Turnbull’s Weak Media Reform Plans Aren’t Fit For The Modern Age

One of the pleasant things about being prime minister, I suppose, would be pursuing your own little hobby horses. Especially when those hobby horses had been cruelly stymied by your predecessor.

And so the Turnbull Government looks to be pushing ahead with the reforms to media ownership and control that had been quashed – or at least shelved – by Tony Abbott when Malcolm Turnbull was communications minister.

Now the communications minister is Mitch Fifield and the Government is talking about a media reform package being announced this month. Perhaps even this week.

Yet it is striking how limited the reforms being publicly discussed actually are.

The Government has floated eliminating the reach rule (which prevents firms from owning commercial television licenses that cover more than 75 per cent of the population), eliminating the two-out-of-three rule (which prevents a firm from owning more than two of a commercial television licence, a radio licence and a newspaper in the same area) and abolishing television broadcast licence fees.

Each of these reforms could have been done by any government in the last 20 or 30 years.

In his recently published diaries, Peter Reith records a Howard cabinet debate about eliminating cross-media ownership rules all the way back in April 1997. (An unhappy Reith, who wanted more comprehensive liberalisation, complains “we are busily contemplating a highly interventionist approach”.)

The media landscape is completely different in 2015. Here’s what the ABC’s page looked like then. Just 13 per cent of Australian households had home internet access in 1998.

Anyway, we all know how much technology has changed over the last decade. But even in a much shorter time-span the media environment has changed dramatically.

The last time I wrote about the prospects for media ownership reform was in March 2014, when Turnbull first floated the idea of regulatory reform. Since then our viewing choices have expanded to the streaming services Stan, Netflix and Presto. We’ve seen the launch of Buzzfeed Australia, Daily Mail Online Australia, and Huffington Post Australia.

Even the way we conceptualise media has shifted. A larger and larger number of media consumers use Facebook as their primary news source. Wikipedia’s page on “binge watching” was only created in September 2013.

All those technological and social changes materially affect the old arguments for media regulation. Populist fearmongering about press barons and broadcast moguls might have been effective in the 20th century, but only fantasists claim the media is monopolised today.

Nothing prevents media consumers voting with their feet. Nothing prevents consumers migrating rapidly onto new services and shifting their allegiance to more interesting news organisations. Consumers do not lack for choice.

These transformative changes make the Turnbull Government’s proposed reforms look embarrassingly modest. Even the Greens support the elimination of the reach rule. The two-out-of-three rule is absurdly anachronistic. There’s something comic about a regulation in 2015 that conceives of the media as divided between print, radio and television.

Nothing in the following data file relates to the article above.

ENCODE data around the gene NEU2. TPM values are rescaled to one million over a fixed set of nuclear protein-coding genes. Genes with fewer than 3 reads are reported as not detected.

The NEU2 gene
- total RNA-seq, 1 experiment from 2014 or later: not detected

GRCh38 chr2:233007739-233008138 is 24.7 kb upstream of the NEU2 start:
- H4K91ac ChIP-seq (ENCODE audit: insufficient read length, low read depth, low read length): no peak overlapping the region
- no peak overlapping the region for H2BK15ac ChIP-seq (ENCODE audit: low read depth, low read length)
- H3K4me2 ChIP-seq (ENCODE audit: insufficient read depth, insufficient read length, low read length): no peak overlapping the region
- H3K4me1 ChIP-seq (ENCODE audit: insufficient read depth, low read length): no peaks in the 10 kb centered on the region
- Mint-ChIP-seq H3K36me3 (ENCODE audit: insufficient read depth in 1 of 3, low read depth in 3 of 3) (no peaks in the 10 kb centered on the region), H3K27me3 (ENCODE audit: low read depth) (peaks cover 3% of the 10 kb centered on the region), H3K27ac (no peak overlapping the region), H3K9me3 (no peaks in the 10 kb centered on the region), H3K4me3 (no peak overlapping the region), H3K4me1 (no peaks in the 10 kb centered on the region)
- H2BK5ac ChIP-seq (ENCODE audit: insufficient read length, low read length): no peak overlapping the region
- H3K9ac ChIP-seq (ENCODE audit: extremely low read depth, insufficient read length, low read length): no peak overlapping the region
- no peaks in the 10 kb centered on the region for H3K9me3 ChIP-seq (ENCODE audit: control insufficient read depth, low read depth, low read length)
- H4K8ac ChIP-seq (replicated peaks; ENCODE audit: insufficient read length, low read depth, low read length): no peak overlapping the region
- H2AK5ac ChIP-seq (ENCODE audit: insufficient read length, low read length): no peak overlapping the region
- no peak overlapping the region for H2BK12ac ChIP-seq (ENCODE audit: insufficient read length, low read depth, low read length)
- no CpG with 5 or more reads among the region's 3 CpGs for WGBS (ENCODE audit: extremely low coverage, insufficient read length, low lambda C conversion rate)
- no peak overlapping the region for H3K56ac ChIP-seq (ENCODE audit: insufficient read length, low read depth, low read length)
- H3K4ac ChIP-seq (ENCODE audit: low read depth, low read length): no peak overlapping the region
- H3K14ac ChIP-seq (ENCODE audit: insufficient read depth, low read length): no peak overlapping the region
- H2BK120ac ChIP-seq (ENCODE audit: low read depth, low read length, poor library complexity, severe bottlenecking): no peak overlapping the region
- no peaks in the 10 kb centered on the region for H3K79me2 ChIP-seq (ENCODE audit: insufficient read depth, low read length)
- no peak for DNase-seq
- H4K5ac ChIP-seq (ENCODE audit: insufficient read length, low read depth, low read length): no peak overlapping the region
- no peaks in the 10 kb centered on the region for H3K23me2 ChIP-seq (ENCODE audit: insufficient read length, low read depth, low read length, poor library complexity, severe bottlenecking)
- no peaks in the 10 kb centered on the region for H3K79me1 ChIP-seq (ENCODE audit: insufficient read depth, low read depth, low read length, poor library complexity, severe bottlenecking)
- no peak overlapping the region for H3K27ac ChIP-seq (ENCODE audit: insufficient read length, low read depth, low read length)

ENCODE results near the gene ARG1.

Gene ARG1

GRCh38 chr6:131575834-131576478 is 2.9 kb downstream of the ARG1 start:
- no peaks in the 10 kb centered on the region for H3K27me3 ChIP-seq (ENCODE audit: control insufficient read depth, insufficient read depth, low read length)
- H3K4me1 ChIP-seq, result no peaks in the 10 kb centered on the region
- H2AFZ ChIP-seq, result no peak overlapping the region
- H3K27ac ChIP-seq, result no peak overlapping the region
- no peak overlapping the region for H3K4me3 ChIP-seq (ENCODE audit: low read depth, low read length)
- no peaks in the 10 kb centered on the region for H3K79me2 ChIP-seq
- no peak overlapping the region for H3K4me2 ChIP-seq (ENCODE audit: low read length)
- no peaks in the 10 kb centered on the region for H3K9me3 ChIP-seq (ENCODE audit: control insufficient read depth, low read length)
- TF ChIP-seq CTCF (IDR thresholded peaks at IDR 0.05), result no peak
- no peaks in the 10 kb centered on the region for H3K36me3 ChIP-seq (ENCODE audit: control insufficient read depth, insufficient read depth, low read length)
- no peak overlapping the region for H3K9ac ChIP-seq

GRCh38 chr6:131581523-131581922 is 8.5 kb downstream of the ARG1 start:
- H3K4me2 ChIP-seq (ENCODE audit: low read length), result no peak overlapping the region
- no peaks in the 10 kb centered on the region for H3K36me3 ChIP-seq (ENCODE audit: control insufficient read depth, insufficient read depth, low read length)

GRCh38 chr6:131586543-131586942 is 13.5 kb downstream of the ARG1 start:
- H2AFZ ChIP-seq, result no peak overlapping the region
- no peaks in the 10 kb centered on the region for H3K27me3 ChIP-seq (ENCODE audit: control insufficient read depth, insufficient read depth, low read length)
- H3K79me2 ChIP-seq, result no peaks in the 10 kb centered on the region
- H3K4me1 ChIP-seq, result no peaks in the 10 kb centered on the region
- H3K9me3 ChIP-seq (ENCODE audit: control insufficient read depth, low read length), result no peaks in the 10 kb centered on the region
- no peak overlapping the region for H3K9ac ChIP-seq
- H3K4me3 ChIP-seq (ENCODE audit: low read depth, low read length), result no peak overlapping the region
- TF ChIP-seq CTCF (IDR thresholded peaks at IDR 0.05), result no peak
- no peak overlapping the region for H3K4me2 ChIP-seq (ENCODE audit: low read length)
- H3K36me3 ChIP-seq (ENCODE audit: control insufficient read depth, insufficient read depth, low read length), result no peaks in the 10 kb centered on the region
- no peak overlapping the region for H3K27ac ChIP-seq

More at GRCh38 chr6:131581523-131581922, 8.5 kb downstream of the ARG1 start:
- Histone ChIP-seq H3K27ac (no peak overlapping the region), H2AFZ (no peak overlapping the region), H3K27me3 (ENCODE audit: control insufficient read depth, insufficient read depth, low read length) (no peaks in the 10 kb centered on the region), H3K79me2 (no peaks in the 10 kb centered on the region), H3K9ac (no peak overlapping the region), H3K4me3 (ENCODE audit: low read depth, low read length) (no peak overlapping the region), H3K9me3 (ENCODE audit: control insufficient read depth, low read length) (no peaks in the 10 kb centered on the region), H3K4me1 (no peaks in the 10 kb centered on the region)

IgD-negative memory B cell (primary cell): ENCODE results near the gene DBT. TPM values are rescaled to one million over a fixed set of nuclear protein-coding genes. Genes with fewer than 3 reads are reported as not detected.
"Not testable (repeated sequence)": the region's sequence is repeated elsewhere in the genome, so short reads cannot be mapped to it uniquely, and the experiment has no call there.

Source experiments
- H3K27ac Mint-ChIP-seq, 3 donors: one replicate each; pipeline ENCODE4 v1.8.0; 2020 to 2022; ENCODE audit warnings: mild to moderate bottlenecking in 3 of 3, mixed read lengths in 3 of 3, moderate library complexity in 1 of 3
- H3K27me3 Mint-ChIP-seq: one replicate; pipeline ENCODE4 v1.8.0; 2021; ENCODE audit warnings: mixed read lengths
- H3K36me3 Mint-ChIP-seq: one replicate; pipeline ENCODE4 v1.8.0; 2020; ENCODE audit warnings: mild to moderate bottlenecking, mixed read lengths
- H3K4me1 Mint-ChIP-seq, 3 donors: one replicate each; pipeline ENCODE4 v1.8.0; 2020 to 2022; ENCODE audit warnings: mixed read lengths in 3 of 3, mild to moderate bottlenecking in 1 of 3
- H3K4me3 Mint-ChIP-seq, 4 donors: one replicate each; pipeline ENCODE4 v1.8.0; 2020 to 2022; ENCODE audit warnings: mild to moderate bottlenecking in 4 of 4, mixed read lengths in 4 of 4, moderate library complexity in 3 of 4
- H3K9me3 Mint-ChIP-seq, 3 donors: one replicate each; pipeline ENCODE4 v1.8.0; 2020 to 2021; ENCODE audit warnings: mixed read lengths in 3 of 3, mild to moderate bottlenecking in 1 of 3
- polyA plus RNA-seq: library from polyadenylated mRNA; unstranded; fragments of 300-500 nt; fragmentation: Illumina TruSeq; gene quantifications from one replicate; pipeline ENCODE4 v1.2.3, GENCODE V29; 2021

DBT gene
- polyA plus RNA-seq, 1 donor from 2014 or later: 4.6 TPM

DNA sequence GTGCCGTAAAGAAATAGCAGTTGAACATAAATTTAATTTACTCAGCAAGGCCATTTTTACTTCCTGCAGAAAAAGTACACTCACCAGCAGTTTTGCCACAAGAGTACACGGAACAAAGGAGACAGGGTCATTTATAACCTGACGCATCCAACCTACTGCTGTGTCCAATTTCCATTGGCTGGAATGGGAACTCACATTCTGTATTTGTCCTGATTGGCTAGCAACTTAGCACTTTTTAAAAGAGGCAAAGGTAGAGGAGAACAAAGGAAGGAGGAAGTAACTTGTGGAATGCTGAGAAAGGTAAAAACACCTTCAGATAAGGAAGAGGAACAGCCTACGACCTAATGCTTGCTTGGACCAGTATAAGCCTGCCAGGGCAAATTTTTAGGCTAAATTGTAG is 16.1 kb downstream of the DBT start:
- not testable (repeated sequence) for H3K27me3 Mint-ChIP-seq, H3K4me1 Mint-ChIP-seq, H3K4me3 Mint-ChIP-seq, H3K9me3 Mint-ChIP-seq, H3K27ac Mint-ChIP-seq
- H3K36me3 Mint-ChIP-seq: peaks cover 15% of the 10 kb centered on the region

As to the elimination of television licence fees, this is more fraught. The Government apparently believes broadcast licences are effectively worth zero, and that charging for the use of a valueless asset is unfair.

It’s certainly true that electromagnetic spectrum rights are worth less than they were. But they’re not worth nothing. It’s a big leap from “traditional broadcasting is no longer special” to “traditional broadcasting is worthless”.

Anyway, if the Government really believes that, then where’s the proposal for a fourth free-to-air commercial television network? Or a fifth? The incumbent broadcasters, no longer benefiting from the valuably scarce spectrum, would have no cause to complain.

One “high level spokesman” was quoted in The Australian yesterday saying that “if the Government believes one law needs to go, then they all need to go”. Indeed. The technological changes that make some media reform possible also allow for more dramatic media reform.

For instance, anti-siphoning laws, which regulate the broadcast of sporting events, should be eliminated. The spectrum should be privatised, not licensed at no charge. Local content requirements – those archaic remnants of cultural protectionism – should be removed.

Each of these existing regulatory constructs assume a media world where content is scarce, where production and distribution is expensive, and where consumers are locked into free-to-air broadcasting.

Not a world where we browse Twitter on our iPads while Netflix plays on that screen in our lounge room that we still call a television but is really a computer monitor.

Parliament always lags behind technological and social change. But the Turnbull Government wants to be all about innovation. Boldness, not timidity, in media reform would be a good place to start.